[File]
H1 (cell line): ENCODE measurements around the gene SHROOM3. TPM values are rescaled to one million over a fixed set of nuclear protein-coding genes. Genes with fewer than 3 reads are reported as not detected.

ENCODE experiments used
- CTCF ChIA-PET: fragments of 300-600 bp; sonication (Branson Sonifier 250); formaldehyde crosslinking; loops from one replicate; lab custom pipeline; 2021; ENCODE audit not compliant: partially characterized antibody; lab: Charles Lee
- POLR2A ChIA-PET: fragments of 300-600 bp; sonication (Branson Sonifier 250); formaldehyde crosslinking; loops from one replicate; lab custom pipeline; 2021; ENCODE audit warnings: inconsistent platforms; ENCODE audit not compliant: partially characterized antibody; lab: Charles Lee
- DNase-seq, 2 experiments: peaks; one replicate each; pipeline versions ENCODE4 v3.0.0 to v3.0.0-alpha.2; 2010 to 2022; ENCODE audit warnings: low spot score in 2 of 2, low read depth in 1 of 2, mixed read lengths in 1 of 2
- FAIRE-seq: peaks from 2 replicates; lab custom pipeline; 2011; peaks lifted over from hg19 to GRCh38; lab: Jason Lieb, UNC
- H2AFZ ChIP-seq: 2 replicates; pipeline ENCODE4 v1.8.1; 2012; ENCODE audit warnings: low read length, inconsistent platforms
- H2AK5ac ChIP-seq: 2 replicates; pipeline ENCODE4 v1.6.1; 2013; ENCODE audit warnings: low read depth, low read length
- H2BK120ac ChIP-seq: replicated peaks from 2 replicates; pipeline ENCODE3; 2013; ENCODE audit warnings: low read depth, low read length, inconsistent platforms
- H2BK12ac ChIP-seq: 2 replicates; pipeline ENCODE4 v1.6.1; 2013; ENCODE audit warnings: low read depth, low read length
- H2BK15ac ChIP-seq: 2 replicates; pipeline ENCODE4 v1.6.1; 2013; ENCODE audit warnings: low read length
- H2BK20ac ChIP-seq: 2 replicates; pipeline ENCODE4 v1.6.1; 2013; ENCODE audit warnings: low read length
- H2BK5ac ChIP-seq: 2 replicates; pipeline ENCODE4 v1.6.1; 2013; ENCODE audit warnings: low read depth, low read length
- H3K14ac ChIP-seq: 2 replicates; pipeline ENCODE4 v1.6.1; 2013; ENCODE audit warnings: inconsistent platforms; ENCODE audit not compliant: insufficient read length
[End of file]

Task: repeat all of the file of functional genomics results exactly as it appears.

H1 (cell line): ENCODE measurements around the gene SHROOM3. TPM values are rescaled to one million over a fixed set of nuclear protein-coding genes. Genes with fewer than 3 reads are reported as not detected.

ENCODE experiments used
- CTCF ChIA-PET: fragments of 300-600 bp; sonication (Branson Sonifier 250); formaldehyde crosslinking; loops from one replicate; lab custom pipeline; 2021; ENCODE audit not compliant: partially characterized antibody; lab: Charles Lee
- POLR2A ChIA-PET: fragments of 300-600 bp; sonication (Branson Sonifier 250); formaldehyde crosslinking; loops from one replicate; lab custom pipeline; 2021; ENCODE audit warnings: inconsistent platforms; ENCODE audit not compliant: partially characterized antibody; lab: Charles Lee
- DNase-seq, 2 experiments: peaks; one replicate each; pipeline versions ENCODE4 v3.0.0 to v3.0.0-alpha.2; 2010 to 2022; ENCODE audit warnings: low spot score in 2 of 2, low read depth in 1 of 2, mixed read lengths in 1 of 2
- FAIRE-seq: peaks from 2 replicates; lab custom pipeline; 2011; peaks lifted over from hg19 to GRCh38; lab: Jason Lieb, UNC
- H2AFZ ChIP-seq: 2 replicates; pipeline ENCODE4 v1.8.1; 2012; ENCODE audit warnings: low read length, inconsistent platforms
- H2AK5ac ChIP-seq: 2 replicates; pipeline ENCODE4 v1.6.1; 2013; ENCODE audit warnings: low read depth, low read length
- H2BK120ac ChIP-seq: replicated peaks from 2 replicates; pipeline ENCODE3; 2013; ENCODE audit warnings: low read depth, low read length, inconsistent platforms
- H2BK12ac ChIP-seq: 2 replicates; pipeline ENCODE4 v1.6.1; 2013; ENCODE audit warnings: low read depth, low read length
- H2BK15ac ChIP-seq: 2 replicates; pipeline ENCODE4 v1.6.1; 2013; ENCODE audit warnings: low read length
- H2BK20ac ChIP-seq: 2 replicates; pipeline ENCODE4 v1.6.1; 2013; ENCODE audit warnings: low read length
- H2BK5ac ChIP-seq: 2 replicates; pipeline ENCODE4 v1.6.1; 2013; ENCODE audit warnings: low read depth, low read length
- H3K14ac ChIP-seq: 2 replicates; pipeline ENCODE4 v1.6.1; 2013; ENCODE audit warnings: inconsistent platforms; ENCODE audit not compliant: insufficient read length